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A 4 year bachelor's degree program from a university covers a lot of fundamentals that provide you with the necessary understanding of the way computers and the science of computers work. It provides you the necessary depth in a broad spectrum of subjects to excel in the field.
A mentor working in the field, such as me, specializes eventually, and can provide help, but mostly in the vertical segment where they specialize in.
Luckily, with the online education which is freely available through coursera, edx and udacity to name a few, you can get access to education that is available at universities in your own home and at your own time. I recommend you check these courses out.
At the end, if knowledge is what you seek a program designed to teach is a lot more valuable in teaching you the skills than any 1 person.
Hi, I would advise to look for internships and volunteer positions where you can immediately have a mentor in the business to learn from. Recruiters can help and also if you do to a company's website for positions, if they don't, contact them to ask around. You don't really necessarily need a college education to learn software systems because the field is more hands on and learning from the job. Build credibility in the volunteer position and you can learn a lot from the free opportunities.
I can only speak from personal experience. I did two years in college in Math and Computer Science, and know in retrospect that I would have climbed the professional ladder much faster and easier if I had persisted and finished my four years. But if you have already decided that's not an option, the best way to get your foot in the door is to earn industry certifications, depending on what specific field you want to land in. If you want to be Systems Administrator, I would advise aiming for an MCSA, most organizations still use Microsoft Technologies. Government, Financial sector, SMEs. Network Administrator, go for the Cisco CCNP at the very least. The point is to become an expert at something, while knowing enough of everything else to be flexible.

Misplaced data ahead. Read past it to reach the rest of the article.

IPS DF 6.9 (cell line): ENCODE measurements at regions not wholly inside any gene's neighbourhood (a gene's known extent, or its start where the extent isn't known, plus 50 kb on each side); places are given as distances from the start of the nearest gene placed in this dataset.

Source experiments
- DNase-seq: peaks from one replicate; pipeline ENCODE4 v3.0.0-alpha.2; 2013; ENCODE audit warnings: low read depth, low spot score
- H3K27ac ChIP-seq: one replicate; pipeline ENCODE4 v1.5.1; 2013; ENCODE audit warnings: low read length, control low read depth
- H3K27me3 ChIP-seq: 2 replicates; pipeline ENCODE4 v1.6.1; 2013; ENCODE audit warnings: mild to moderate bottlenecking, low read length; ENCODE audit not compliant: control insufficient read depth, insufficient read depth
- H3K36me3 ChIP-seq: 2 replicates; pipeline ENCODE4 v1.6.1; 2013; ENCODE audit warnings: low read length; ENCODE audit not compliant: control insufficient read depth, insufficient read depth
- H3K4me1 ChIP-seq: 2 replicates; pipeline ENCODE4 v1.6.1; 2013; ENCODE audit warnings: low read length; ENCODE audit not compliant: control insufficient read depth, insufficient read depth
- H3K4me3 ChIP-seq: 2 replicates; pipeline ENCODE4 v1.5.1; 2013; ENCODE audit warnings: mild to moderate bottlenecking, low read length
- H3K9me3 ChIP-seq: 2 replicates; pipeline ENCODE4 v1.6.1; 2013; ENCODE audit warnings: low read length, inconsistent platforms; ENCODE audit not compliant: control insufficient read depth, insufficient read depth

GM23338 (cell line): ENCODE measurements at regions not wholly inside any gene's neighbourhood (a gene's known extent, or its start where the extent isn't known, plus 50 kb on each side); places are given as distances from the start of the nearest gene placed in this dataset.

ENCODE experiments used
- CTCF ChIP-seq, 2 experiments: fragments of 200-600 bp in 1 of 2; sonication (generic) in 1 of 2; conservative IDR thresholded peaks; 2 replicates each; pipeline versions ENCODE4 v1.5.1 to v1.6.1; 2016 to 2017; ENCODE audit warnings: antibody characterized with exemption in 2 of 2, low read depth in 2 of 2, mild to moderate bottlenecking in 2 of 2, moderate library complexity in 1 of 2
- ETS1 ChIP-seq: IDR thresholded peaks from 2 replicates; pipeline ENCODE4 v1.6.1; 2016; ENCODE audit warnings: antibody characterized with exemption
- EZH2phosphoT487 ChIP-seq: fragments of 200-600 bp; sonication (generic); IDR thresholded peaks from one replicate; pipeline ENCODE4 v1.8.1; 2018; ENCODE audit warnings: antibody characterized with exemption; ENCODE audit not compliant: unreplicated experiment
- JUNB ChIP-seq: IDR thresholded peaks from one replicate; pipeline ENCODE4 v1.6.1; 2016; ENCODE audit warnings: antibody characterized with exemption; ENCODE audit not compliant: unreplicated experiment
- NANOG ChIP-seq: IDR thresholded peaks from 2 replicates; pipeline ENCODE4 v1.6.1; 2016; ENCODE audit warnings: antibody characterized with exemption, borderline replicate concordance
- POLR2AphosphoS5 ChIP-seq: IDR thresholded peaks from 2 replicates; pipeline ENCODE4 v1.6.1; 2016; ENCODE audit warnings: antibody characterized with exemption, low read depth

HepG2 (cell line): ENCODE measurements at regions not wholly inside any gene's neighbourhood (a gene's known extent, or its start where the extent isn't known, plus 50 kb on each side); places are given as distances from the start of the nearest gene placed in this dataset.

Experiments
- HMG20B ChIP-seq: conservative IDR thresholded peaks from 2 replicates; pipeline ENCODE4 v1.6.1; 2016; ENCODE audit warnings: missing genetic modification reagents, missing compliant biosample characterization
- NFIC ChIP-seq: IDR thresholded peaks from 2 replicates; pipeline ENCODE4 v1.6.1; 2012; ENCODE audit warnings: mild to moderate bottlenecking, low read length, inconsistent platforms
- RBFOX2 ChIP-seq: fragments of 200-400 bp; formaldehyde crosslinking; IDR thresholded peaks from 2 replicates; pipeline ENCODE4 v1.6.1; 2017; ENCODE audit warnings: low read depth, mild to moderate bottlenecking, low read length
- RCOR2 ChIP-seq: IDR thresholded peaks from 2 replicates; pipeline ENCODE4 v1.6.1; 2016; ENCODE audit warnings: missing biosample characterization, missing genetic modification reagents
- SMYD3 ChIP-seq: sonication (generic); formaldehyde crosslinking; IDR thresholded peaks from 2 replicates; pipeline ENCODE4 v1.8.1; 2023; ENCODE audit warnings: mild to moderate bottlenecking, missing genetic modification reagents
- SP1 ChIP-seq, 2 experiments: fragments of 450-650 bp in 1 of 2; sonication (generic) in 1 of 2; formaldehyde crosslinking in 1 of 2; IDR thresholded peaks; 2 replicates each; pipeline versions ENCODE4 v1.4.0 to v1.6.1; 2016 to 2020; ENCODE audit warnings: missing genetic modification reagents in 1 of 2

If you are a fast learner, start working with Managed Services Providers. I guess you could say it's Survivor for techs, and job security depends solely on your ability to adapt quickly to new technologies, changing politics, and people of all temperaments. Since most MSPs are small to mid-sized, it means your contributions will be always be noticed. You would likely have to wear many hats, deal with different technologies, different business requirements, different people at different levels on the corporate ladders, and it allows you to build lasting relationship with customers in various industries. That latter part matters a lot! Especially when you are applying for a new position. Anybody can pull-off a decent resume, but you want to be the person that has stellar recommendations from high-level executives, and owners of different industries.
If you decide to get out of that business and transition into a more traditional IT role in a bigger company, or the financial sector, it will require an adjustment from a "troubleshoot and fix it quickly" mindset, to a more "walk on eggs, always plan, and observe policies and procedures" one.
All a mentor can show you is the path, you're the one that has to walk it.
Please take a look at this new IT course that will help you: http://online.stanford.edu/course/intro-to-databases-winter-2014?utm_source=email-broadcast&utm_medium=email-click&utm_campaign=december-mailer-2013